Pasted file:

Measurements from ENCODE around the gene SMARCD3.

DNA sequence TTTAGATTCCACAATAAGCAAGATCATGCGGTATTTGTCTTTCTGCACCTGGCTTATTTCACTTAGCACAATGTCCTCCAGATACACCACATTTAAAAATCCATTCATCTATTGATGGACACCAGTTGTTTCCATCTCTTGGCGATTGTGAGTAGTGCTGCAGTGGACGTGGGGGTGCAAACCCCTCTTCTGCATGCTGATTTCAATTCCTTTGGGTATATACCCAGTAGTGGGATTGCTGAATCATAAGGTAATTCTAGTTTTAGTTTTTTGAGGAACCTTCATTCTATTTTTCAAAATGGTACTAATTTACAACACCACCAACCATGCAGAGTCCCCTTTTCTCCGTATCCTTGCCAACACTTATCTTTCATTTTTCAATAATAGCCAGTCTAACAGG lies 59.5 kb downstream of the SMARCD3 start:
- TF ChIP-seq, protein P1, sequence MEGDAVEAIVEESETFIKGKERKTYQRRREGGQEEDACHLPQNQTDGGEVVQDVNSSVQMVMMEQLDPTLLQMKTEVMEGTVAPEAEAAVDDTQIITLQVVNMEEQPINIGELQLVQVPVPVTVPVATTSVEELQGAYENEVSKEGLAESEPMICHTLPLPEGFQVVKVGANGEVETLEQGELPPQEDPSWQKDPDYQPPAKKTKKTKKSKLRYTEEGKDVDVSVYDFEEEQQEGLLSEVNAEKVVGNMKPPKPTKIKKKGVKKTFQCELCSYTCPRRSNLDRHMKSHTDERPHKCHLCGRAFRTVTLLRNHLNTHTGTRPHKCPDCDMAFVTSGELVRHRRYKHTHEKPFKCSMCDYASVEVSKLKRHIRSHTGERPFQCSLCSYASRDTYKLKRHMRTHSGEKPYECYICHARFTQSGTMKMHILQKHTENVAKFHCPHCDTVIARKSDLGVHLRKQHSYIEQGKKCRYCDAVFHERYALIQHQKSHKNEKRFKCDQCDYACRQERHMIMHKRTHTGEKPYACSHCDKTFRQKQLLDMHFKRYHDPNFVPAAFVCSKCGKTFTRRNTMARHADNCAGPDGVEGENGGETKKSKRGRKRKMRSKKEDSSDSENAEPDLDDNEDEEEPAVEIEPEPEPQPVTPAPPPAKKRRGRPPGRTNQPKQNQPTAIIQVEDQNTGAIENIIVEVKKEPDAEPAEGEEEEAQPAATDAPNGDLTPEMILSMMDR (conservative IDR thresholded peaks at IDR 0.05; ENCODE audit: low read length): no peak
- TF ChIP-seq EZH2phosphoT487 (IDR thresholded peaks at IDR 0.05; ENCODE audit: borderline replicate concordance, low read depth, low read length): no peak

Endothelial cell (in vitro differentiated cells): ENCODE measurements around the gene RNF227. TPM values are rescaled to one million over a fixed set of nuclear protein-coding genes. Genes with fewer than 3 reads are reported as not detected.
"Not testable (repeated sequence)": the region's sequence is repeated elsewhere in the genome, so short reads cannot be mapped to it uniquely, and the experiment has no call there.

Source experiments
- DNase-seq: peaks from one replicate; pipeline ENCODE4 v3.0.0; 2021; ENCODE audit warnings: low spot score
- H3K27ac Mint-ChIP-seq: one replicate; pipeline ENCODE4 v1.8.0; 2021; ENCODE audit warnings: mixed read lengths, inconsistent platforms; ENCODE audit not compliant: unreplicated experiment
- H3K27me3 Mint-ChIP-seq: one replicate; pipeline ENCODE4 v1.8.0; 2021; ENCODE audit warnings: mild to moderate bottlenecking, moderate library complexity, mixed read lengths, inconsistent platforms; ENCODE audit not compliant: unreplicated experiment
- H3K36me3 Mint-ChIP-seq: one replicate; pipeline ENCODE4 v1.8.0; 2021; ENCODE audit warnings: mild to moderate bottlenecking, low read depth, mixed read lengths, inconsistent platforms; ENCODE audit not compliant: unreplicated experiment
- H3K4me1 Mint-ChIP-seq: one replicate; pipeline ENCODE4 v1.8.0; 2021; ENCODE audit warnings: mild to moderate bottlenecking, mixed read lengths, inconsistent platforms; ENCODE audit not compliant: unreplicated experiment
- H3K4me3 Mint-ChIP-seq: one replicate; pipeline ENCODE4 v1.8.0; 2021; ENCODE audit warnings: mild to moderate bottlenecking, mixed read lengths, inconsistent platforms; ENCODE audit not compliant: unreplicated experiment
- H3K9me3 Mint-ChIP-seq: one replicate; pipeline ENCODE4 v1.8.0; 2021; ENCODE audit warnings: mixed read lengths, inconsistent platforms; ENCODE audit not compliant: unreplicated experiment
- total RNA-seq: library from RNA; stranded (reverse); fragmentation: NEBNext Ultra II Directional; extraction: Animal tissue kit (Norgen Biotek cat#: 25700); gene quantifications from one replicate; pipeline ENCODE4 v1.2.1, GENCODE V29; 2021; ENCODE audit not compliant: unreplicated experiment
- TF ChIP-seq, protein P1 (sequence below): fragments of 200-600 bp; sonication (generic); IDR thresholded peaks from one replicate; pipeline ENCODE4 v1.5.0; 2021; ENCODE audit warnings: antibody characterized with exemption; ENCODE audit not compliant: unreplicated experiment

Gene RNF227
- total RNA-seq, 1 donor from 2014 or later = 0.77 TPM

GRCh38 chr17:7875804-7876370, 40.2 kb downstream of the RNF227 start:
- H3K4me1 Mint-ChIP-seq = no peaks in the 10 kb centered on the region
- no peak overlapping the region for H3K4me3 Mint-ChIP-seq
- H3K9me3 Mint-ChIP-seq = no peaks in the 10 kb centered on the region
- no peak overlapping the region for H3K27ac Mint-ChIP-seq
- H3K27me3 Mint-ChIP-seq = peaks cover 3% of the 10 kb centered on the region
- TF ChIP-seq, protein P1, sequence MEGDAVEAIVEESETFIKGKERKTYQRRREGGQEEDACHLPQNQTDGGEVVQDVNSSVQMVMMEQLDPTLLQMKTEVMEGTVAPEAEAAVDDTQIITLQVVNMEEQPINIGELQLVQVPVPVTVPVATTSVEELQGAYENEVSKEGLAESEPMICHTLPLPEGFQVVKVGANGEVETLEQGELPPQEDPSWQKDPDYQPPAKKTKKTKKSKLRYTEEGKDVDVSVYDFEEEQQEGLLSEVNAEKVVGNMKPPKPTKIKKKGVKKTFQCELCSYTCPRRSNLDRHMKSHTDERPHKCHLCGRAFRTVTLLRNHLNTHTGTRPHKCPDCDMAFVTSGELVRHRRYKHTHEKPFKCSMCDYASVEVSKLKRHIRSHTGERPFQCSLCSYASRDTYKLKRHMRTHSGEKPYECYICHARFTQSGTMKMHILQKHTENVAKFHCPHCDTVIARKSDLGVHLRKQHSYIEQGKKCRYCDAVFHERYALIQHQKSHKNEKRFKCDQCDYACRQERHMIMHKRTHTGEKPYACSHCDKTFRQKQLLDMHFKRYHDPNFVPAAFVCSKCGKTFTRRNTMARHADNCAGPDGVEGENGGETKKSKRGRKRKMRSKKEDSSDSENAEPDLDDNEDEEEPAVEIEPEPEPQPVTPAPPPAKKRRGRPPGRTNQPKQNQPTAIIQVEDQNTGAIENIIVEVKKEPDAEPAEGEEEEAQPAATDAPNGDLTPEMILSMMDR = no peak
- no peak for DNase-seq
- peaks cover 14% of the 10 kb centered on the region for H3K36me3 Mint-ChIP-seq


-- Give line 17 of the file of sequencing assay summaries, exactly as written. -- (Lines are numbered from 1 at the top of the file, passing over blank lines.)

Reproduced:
Gene RNF227